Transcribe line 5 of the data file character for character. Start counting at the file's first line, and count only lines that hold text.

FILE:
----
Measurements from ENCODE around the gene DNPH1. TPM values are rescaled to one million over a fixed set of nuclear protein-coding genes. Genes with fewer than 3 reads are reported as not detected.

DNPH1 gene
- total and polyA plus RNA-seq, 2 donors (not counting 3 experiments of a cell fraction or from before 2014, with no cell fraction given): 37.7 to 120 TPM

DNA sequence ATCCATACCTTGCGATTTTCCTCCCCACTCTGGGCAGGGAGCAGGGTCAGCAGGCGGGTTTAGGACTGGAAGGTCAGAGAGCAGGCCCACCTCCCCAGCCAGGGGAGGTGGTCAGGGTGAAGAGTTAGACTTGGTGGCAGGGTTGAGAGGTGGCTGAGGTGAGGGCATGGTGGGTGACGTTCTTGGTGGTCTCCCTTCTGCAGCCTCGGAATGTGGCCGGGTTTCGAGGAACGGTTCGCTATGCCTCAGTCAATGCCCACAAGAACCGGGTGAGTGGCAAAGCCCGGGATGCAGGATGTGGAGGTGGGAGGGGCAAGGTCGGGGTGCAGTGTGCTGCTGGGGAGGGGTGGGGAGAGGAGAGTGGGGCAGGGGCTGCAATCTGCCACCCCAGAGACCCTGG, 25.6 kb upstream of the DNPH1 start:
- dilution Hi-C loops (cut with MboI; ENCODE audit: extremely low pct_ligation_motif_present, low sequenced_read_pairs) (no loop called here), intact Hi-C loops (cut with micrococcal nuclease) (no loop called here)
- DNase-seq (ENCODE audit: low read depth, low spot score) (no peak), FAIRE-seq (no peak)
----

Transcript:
- dilution Hi-C loops (cut with MboI; ENCODE audit: extremely low pct_ligation_motif_present, low sequenced_read_pairs) (no loop called here), intact Hi-C loops (cut with micrococcal nuclease) (no loop called here)